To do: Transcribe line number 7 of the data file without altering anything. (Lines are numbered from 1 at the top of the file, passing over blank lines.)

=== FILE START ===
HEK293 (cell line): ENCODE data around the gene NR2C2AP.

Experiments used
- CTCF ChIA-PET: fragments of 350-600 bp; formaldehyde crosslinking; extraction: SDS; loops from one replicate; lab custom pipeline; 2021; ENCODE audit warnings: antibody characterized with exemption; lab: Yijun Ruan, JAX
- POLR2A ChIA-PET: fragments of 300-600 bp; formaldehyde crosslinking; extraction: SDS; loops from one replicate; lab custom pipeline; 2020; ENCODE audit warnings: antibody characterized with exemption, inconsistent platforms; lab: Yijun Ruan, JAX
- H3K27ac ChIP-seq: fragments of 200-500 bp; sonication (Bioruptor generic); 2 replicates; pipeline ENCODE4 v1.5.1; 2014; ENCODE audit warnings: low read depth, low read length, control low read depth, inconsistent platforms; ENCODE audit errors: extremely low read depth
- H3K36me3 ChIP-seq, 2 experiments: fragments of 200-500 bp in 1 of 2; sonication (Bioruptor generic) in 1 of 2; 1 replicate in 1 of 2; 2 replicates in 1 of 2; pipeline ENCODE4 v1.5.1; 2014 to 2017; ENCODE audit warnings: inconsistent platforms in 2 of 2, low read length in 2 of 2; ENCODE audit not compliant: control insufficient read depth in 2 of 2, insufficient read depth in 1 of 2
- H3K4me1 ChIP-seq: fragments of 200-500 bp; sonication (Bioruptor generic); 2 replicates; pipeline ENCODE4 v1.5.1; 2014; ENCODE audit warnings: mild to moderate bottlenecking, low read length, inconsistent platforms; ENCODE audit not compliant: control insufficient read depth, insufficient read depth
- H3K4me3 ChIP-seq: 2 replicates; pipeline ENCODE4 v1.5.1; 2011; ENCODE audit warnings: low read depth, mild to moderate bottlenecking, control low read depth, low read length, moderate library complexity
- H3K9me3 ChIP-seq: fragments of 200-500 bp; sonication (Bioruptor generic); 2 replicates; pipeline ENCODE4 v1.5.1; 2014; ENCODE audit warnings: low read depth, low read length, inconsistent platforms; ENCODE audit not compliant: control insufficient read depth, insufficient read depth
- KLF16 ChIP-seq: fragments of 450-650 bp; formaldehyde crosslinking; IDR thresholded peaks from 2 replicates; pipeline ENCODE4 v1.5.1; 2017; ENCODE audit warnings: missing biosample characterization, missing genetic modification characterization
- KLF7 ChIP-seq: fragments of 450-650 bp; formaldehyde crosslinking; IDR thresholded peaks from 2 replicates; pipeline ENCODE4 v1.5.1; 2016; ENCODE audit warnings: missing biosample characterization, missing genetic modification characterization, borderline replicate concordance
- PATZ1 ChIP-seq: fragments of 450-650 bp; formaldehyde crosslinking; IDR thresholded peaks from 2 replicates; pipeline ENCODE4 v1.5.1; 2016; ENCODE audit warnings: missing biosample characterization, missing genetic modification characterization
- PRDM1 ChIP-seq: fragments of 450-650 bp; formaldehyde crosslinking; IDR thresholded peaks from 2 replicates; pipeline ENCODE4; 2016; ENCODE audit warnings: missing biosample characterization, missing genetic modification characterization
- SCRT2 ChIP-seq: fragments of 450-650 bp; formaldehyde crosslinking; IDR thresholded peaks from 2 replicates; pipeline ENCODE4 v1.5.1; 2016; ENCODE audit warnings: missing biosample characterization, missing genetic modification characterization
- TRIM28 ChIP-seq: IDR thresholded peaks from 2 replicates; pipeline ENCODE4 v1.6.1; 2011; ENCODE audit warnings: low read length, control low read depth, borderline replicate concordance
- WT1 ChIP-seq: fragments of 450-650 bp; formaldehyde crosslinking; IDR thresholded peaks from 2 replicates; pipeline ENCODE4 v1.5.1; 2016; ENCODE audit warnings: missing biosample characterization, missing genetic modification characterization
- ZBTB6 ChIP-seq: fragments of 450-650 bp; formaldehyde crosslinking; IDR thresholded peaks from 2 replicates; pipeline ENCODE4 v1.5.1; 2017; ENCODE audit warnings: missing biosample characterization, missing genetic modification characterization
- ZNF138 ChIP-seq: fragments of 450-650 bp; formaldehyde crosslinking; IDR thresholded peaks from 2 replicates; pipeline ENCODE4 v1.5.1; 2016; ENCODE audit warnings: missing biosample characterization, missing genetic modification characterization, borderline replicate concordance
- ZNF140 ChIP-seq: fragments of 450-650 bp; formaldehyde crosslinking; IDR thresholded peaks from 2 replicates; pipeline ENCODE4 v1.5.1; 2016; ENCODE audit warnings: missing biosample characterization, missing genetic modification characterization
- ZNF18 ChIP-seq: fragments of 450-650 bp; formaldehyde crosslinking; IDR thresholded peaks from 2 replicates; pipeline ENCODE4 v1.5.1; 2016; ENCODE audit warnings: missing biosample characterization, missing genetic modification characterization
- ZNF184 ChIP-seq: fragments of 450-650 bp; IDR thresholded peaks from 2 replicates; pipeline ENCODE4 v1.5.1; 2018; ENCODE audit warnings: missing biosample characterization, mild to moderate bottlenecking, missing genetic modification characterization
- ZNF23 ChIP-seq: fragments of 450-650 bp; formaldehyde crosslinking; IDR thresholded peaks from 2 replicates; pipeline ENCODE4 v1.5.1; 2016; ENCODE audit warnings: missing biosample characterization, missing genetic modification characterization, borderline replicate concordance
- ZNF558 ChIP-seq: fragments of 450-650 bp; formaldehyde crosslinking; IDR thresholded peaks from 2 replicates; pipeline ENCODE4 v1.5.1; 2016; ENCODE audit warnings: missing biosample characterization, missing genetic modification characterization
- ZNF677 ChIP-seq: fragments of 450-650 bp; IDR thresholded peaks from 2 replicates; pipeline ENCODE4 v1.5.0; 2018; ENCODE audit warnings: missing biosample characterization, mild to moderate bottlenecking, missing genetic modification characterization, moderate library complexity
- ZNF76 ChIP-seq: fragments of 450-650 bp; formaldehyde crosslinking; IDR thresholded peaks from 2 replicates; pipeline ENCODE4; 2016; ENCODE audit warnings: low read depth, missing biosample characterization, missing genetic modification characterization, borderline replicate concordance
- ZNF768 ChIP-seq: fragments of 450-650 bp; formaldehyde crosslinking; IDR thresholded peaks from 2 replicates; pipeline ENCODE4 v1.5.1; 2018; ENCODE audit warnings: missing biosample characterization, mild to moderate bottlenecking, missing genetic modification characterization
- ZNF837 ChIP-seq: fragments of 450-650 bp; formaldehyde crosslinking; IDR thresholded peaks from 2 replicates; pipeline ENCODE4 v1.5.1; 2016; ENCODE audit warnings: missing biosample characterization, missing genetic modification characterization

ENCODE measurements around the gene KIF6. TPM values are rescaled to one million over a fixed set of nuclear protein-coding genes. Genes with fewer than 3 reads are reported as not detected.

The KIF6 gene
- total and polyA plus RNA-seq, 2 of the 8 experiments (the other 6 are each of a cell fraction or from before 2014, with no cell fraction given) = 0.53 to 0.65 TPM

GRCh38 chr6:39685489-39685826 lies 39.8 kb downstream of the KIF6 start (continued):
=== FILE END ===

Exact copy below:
- H3K4me1 ChIP-seq: fragments of 200-500 bp; sonication (Bioruptor generic); 2 replicates; pipeline ENCODE4 v1.5.1; 2014; ENCODE audit warnings: mild to moderate bottlenecking, low read length, inconsistent platforms; ENCODE audit not compliant: control insufficient read depth, insufficient read depth